Snow has the ability to capture our imaginations. There is nothing quite so fascinating as a snowflake. There is one question that many people have had on their minds for years though. Why does a snowflake have six sides? The anatomy of a snowflake can be answered through a scientific look at it.
Each snowflake is unique in its size and shape. The fact that they are all six sided remains that same though. Snowflakes build up little by little as it drops down through the sky. The snowflake acts like a magnet to water droplets that it passes on its way to Earth.
Snow is made up of two particles. Hydrogen and oxygen are the important ingredients that give the flake it's shape. Oxygen is in the center and the hydrogen attaches to the sides of it. This creates a v-shaped flake as it begins to form. The oxygen in the center is the negative force and the hydrogen, which forms the "arms" are the positive force. This pulls the two particles together. The angle of the hydrogen "arms" is 104.5 degrees. This creates the beginning of the snowflake.
As it drops down through the sky, other molecules are attracted to it. Each time the flake brushes up against these other molecules, they attach themselves to it. It can be compared to how a snowball can be rolled through the snow and pick up other snow until you have a huge snowball for making a snowman.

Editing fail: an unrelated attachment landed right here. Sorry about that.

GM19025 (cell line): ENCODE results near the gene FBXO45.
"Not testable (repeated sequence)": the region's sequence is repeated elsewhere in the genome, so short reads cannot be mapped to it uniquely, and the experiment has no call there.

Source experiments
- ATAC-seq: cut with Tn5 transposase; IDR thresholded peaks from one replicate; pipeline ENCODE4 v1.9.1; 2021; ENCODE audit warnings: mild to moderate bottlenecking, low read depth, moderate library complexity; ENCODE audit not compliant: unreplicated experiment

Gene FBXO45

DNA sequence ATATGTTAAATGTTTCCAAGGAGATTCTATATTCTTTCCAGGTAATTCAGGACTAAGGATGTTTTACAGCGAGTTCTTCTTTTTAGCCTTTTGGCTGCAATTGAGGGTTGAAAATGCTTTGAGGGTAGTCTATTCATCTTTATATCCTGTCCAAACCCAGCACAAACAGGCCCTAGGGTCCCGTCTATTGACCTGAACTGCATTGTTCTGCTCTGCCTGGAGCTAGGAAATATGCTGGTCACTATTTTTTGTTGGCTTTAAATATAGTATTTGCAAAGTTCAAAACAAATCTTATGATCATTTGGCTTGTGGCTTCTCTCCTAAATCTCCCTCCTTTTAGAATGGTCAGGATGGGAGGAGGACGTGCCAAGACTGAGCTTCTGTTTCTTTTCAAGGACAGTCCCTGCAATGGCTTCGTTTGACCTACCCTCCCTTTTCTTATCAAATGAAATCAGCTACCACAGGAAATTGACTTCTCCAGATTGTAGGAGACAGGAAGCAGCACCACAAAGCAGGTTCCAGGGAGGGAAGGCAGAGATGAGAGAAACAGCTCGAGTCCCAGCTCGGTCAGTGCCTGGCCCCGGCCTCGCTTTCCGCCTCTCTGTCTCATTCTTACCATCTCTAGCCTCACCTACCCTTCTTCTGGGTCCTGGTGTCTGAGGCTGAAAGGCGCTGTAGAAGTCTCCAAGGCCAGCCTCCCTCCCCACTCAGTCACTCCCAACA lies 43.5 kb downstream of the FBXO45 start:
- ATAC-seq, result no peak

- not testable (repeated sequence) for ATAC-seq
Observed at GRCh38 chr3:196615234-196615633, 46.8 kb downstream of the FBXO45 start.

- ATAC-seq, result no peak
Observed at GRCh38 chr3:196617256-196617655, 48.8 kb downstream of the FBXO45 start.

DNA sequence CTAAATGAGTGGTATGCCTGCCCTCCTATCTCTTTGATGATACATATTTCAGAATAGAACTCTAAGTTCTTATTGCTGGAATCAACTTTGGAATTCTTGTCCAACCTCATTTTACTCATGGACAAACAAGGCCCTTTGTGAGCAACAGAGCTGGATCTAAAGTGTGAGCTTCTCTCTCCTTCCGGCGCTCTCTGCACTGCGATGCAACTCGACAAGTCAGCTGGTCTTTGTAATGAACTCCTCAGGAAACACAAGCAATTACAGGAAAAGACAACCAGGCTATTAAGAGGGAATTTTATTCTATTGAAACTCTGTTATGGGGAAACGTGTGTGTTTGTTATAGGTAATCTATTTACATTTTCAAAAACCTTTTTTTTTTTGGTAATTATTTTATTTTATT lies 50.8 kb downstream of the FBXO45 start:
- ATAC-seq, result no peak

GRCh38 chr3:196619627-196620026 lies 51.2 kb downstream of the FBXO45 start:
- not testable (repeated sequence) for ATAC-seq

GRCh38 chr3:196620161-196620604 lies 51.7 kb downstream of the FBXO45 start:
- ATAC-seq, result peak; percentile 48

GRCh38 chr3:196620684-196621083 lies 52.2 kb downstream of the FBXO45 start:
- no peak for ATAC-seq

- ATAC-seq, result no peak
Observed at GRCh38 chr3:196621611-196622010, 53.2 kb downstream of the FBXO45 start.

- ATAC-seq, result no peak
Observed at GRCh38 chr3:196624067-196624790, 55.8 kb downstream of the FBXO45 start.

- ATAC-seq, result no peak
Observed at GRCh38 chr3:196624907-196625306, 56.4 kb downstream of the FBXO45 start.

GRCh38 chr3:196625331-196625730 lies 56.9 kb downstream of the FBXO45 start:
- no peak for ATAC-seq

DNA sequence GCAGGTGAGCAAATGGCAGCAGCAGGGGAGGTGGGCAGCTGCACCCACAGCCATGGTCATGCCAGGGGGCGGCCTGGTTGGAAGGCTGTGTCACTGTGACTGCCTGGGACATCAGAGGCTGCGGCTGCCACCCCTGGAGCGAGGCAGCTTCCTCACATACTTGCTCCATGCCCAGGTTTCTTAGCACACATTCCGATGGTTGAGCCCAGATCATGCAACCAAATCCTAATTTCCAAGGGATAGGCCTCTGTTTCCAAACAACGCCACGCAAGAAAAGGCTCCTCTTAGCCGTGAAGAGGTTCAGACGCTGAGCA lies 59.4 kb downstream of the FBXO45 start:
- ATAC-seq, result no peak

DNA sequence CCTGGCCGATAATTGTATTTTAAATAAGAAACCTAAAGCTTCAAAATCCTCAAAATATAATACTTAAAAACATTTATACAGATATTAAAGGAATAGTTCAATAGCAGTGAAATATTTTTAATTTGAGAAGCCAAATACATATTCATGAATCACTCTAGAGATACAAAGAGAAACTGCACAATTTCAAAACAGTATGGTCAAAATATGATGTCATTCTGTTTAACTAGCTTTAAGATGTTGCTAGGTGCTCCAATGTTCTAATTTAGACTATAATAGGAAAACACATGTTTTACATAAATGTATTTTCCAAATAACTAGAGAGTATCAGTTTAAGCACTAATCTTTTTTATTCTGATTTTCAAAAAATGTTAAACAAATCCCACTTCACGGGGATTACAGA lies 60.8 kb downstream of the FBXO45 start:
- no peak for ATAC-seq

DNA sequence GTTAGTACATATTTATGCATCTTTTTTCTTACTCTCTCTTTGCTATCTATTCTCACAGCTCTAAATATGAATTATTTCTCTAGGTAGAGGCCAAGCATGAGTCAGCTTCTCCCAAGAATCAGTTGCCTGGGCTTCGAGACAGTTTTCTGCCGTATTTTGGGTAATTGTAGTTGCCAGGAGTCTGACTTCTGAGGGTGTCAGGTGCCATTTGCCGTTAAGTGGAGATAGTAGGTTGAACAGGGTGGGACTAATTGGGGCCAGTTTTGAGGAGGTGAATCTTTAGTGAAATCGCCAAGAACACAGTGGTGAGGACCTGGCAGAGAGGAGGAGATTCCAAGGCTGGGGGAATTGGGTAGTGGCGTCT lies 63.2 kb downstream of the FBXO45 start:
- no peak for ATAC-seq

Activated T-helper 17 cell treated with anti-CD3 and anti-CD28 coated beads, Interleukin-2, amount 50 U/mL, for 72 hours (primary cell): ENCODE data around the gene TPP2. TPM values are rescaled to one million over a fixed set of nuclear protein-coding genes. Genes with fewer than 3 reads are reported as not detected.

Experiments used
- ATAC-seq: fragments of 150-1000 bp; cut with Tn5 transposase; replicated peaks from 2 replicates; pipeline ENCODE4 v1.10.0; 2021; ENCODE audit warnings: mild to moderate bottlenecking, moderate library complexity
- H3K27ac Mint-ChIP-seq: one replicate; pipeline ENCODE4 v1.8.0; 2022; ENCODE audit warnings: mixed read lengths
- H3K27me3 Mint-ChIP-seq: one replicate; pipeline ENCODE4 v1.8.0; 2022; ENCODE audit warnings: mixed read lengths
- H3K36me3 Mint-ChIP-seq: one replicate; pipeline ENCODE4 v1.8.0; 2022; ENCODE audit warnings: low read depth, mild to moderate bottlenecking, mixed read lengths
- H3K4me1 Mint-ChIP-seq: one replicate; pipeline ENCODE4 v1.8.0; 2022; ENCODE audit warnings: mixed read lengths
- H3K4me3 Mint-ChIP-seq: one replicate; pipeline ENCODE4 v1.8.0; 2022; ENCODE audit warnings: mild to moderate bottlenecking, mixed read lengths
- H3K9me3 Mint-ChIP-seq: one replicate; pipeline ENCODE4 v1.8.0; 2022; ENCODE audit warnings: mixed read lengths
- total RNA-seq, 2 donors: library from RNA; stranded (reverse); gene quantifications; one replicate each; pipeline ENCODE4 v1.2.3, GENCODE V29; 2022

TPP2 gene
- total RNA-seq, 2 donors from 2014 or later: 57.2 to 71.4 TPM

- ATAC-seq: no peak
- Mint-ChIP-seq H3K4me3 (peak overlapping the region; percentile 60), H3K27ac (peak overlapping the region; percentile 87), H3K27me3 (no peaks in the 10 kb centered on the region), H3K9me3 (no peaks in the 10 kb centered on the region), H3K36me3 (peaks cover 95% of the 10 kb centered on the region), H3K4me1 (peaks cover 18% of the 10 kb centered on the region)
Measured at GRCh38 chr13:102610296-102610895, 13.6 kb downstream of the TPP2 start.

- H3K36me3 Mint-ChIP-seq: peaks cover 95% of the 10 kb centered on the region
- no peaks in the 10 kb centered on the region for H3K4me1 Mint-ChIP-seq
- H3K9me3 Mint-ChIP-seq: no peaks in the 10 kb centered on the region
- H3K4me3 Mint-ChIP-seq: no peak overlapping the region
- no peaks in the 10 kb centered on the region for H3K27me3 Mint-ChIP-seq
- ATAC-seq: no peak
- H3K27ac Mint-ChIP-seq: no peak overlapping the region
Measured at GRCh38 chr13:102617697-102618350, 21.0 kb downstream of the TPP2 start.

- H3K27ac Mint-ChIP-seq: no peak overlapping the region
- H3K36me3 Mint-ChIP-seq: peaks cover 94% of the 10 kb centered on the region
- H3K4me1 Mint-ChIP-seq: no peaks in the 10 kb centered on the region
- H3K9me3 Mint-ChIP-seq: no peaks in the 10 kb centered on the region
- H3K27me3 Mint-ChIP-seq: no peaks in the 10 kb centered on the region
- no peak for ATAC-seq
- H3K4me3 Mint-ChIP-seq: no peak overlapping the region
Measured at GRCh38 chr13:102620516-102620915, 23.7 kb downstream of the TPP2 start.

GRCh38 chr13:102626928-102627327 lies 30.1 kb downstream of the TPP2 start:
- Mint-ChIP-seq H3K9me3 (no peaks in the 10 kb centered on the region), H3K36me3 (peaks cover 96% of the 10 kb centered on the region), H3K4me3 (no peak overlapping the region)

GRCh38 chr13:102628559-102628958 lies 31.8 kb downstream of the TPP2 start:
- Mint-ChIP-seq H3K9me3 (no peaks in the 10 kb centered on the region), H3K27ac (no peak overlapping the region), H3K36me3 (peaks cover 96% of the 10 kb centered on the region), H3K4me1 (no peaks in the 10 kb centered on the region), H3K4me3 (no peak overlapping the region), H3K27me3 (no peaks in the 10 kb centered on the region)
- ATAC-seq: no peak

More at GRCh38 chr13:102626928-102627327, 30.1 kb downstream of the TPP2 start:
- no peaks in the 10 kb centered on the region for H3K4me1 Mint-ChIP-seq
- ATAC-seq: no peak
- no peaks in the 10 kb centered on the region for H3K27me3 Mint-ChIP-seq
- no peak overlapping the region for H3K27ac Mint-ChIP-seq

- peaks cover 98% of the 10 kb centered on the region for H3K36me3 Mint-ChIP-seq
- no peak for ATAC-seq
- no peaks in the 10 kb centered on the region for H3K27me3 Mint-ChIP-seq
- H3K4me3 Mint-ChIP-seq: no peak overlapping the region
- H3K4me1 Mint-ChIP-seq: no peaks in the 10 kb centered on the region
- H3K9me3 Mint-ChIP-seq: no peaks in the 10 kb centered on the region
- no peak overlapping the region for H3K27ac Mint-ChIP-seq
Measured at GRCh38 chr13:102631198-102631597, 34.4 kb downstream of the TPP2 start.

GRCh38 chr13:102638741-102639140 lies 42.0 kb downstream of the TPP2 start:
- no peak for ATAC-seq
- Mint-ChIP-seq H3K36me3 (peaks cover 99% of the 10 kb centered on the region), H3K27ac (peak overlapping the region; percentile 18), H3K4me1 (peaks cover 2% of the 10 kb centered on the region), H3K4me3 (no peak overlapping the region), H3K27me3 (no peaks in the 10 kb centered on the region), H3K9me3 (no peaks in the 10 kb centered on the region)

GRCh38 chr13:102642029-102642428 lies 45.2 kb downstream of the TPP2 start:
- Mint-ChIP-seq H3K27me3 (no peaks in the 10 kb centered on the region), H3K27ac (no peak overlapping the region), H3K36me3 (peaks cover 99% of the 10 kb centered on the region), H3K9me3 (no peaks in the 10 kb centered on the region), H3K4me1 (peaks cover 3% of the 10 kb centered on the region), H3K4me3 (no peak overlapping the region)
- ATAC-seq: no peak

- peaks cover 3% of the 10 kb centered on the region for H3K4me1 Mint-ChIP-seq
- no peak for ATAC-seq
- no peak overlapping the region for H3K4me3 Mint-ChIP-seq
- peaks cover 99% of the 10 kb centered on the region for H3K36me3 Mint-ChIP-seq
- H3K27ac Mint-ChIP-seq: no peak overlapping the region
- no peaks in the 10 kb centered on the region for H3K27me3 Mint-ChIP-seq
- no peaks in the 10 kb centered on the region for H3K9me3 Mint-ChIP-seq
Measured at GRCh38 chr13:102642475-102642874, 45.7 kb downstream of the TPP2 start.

With all of the particles working their positive and negative charges the snowflake then forms a three dimensional appearance. This is what creates the six sided appearance of the snowflake. The addition of more molecules as it floats down to Earth can barely be seen. Snowflakes are very small so it makes it hard to distinguish what they truly look like. Perhaps putting the snowflake under a microscope would allow you to see exactly what it looks like.
Although each one has the same six sided appearance, they are not all alike. In fact, there are as many different shapes to the flakes as there are snowflakes that have fallen. Each one is shaped by different changes in the temperature and humidity. It's all about how the weather is at each given stage of it's flight and landing. It doesn't matter what changes that it goes through though. You will always see one common effect. That is the 6 sides that remain in tact.
School students have used this shape to cut snowflakes out of paper for many years. Scientists have proven that they always have the same six sides to it. Children often look in wonder and awe of the beautiful first snow of the year and can't wait to go play in it for the first time. We love it and hate it all at the same time. Getting it off the roads is a major issue at times. Snow balls fly through the air, snowmen are built in its honor. As all of these things happen, we don't always give thought to the science behind how each piece of snow is brought about. Isn't science amazing?